Back in her studio, Bourke ushers me to a coffee table strewn with postcards, press photos, and loose paper. "I wrote notes for myself," she says, pointing to a stack of lined notebook pages. "So I don't forget anything important."
Mary Bourke's notes explain that she grew up in suburban Long Island, one of nine children. "I suppose I was born a romantic and an idealist," she says, reading aloud. She was a "very shy and quiet child" who looked forward to the family's annual summer vacation in a rustic cabin in the Adirondack Mountains. Those two weeks along Raquette Lake helped forge an artist who would stake her career in the everyday habits of rural living.
"This was where I think I learned where I belonged, in the countryside," she says.
Bourke's work has largely been about remaining where she belongs. This meant a life in Maine — though moving to her adopted state, hundreds of miles from her siblings, was a long process. In the early 1980s, Bourke lived in Kittery, and later the midcoast, with her then-husband and two children. A life change took her briefly back to Long Island with its densely packed neighborhoods, noise, and harsh landscape. It was then that Bourke became committed to re-settling in Maine. By the early nineties, she and her family moved to Lincolnville, where she has stayed ever since.
In 1998, with one child approaching college and the other in her teens, Bourke decided to give up teaching art for a full-time career as a painter. She'd taken only a handful of studio arts classes in college and otherwise never had any formal training. But she began basing her work on old photographs of family and friends on vacation or relaxing at home. Bourke has since produced hundreds of scenes on birch panel or canvas of leisurely country life, often transferring people from her own past to landscapes here in Maine.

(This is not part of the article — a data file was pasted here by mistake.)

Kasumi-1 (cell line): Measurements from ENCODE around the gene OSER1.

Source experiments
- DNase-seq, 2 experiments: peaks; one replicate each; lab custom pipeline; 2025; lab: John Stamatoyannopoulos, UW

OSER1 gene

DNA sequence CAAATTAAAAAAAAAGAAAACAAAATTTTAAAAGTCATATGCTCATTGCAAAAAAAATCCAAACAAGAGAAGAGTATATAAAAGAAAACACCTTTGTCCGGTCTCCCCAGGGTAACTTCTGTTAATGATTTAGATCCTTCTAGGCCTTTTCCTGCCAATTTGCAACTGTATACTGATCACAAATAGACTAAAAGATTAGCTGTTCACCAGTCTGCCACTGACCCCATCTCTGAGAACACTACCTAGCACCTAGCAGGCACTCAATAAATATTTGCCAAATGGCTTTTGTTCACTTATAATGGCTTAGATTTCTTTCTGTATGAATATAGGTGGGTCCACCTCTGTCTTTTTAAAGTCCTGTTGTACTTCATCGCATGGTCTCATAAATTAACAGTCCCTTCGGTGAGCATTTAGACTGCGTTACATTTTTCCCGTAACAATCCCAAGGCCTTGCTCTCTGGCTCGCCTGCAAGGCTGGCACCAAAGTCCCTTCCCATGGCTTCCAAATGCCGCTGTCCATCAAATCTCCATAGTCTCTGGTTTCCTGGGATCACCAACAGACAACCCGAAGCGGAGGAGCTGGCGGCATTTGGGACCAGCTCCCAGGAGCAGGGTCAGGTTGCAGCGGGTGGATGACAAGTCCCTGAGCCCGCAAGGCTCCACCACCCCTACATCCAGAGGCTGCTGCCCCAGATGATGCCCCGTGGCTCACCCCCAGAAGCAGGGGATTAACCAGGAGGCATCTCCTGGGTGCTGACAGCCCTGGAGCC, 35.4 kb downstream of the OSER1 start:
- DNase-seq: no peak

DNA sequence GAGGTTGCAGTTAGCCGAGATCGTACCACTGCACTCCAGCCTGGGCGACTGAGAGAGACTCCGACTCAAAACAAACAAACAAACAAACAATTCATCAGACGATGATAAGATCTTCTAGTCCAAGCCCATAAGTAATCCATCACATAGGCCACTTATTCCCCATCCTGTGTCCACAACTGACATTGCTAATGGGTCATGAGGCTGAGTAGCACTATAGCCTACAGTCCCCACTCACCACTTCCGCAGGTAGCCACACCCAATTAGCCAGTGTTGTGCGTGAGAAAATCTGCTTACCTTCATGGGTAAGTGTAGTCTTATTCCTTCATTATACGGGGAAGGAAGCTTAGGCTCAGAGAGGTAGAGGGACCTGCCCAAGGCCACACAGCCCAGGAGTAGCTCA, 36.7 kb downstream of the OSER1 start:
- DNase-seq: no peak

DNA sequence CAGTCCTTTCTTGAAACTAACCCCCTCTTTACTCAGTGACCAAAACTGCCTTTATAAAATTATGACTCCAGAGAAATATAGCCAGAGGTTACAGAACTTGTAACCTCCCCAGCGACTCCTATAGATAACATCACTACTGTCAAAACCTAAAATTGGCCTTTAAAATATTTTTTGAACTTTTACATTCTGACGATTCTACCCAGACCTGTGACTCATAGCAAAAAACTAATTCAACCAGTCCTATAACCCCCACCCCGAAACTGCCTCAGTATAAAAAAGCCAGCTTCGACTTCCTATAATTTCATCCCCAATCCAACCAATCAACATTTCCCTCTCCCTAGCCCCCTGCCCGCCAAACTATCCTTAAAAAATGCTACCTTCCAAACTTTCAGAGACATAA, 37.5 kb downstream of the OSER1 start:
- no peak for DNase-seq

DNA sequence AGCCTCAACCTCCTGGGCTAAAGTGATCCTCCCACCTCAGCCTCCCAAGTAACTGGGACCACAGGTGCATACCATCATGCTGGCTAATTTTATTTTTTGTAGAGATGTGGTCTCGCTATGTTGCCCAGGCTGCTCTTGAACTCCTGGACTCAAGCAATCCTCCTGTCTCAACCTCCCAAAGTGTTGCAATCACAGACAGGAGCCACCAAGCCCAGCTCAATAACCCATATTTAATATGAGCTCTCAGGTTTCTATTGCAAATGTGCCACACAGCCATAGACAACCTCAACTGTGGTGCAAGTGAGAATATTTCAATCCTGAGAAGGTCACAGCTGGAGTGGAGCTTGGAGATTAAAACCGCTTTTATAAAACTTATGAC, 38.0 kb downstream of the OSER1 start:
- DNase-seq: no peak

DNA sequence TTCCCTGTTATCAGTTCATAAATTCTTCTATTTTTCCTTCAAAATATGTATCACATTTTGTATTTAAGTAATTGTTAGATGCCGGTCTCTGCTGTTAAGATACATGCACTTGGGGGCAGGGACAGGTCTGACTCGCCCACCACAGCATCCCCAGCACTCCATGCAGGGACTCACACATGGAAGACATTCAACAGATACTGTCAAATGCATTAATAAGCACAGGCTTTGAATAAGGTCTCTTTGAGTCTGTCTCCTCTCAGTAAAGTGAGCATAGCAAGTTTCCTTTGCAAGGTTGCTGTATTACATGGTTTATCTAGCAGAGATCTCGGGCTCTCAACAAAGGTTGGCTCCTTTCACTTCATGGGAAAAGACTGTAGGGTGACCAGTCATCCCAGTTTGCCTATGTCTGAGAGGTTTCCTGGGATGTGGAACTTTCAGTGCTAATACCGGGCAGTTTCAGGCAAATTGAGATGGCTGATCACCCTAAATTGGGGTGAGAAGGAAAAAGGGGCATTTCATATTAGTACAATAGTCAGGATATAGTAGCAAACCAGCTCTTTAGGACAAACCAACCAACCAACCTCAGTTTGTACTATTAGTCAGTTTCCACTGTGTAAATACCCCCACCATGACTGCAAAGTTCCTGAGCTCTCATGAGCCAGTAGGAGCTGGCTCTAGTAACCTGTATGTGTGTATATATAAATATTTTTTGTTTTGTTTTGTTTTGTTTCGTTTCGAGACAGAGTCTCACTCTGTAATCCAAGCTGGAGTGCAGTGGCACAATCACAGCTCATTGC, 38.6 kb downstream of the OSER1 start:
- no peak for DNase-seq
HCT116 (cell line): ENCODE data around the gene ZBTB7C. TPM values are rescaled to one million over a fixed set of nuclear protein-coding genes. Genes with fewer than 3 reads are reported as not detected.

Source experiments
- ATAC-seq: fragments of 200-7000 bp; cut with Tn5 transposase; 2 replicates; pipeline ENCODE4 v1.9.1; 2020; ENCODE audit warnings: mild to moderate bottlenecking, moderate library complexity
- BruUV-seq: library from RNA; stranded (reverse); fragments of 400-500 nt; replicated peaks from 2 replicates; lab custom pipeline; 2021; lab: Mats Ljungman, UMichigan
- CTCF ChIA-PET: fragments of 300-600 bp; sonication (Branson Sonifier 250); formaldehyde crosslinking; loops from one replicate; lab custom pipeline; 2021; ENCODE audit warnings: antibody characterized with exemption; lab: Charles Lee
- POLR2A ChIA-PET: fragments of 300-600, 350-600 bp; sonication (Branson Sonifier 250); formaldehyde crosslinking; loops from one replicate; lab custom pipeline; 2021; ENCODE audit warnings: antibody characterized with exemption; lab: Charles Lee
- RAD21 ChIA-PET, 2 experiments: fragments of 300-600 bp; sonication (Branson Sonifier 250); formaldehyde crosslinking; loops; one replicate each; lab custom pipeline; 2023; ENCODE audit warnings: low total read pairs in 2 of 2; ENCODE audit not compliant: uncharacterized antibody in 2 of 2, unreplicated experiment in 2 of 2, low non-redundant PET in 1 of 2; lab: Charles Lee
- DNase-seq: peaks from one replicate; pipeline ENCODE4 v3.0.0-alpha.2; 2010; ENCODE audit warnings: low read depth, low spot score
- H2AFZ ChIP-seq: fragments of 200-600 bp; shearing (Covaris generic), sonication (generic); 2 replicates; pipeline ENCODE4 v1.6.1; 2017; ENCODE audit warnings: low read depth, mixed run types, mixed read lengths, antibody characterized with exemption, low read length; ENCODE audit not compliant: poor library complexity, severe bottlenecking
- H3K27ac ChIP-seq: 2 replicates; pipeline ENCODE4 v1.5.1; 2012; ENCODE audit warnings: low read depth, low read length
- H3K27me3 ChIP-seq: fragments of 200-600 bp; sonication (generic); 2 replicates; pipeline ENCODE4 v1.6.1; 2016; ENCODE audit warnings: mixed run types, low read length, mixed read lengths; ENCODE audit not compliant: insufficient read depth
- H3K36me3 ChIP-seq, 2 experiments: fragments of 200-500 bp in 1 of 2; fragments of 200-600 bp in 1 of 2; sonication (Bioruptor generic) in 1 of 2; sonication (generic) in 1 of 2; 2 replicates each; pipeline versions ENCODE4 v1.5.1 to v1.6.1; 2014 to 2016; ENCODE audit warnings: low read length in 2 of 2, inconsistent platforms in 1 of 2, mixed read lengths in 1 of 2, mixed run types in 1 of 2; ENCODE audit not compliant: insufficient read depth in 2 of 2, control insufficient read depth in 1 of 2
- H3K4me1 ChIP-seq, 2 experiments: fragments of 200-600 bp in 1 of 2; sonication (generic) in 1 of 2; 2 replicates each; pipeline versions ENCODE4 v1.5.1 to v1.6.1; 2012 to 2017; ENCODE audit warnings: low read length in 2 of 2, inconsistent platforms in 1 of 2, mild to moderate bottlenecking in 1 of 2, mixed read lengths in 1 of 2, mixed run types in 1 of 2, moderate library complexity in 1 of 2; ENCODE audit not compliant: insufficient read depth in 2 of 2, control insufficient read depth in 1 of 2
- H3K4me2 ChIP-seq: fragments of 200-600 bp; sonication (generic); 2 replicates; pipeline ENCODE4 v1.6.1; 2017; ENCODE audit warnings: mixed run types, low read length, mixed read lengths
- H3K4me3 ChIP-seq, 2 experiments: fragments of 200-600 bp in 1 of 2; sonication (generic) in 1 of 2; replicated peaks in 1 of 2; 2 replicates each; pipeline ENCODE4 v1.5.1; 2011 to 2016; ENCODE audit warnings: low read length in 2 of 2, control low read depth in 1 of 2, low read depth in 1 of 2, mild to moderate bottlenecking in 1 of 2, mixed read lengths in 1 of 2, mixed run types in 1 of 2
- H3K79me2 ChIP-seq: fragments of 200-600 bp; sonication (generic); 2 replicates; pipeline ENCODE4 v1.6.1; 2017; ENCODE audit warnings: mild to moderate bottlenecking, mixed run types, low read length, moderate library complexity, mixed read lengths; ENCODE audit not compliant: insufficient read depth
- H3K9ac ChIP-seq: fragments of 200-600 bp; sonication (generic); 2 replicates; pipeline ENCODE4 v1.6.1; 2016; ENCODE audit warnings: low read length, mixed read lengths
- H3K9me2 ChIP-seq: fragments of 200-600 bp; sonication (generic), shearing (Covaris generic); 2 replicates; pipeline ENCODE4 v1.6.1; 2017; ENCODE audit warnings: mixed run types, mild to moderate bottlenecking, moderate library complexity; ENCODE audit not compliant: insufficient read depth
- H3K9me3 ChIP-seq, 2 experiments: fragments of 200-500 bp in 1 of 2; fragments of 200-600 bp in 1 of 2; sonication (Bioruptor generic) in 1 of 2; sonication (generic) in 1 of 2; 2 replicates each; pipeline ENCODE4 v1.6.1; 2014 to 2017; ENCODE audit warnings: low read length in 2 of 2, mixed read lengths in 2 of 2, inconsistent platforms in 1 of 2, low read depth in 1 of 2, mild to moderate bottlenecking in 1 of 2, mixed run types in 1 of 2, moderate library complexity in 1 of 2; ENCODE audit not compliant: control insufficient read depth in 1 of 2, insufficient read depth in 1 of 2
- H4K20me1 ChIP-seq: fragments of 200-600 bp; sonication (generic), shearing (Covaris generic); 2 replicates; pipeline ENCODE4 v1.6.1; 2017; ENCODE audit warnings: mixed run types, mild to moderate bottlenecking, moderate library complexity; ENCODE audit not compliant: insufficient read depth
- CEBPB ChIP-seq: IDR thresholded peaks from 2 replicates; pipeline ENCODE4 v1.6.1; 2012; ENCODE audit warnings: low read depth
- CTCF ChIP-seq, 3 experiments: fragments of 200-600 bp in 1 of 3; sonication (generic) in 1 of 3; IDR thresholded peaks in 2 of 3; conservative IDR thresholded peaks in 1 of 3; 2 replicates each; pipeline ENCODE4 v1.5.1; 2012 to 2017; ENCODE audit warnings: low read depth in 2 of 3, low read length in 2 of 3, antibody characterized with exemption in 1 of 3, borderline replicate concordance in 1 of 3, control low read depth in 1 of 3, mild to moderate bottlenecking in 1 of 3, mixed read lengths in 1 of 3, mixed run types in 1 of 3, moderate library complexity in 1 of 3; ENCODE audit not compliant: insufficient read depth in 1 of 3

"In this world that we live in [Bourke's paintings] are an escape and a breath of fresh air," says Peggy Greenhut Golden, owner of Greenhut Galleries in Portland, where Bourke's work has been sold exclusively in Maine since 1992. (Her art is currently sold outside of Maine in galleries in Cape Cod and Acton, Massachusetts.) "[Her work] is not necessarily intellectual," says Golden, "but it makes us feel good."
One of Mary Bourke's favorite places at the moment is the secluded island cabin on nearby Lake Megunticook that she bought with her second husband a year and a half ago. The cabin does not have running water, plumbing, electricity, or a phone. "It's just a wooden building with a dock and an outhouse," she says.
Here, Bourke escapes from her Lincolnville home, which itself is an escape from the crowds on Long Island. New memories made at her remote cabin are already appearing in her work, blurred and enhanced by her imagination.
Adding color to the past, in Bourke's mind, keeps the spirit of these warm memories alive forever.
"It is funny to me that what is very personal to us, what seems unique to our own life, might be viewed by strangers as their own personal, intimate memory," she writes in her notes. "Maybe because what seems to matter the most to people is universal — doing ordinary things with the people we care about, somehow transforming the ordinary into the extraordinary. This gives me hope that we are all connected in this world."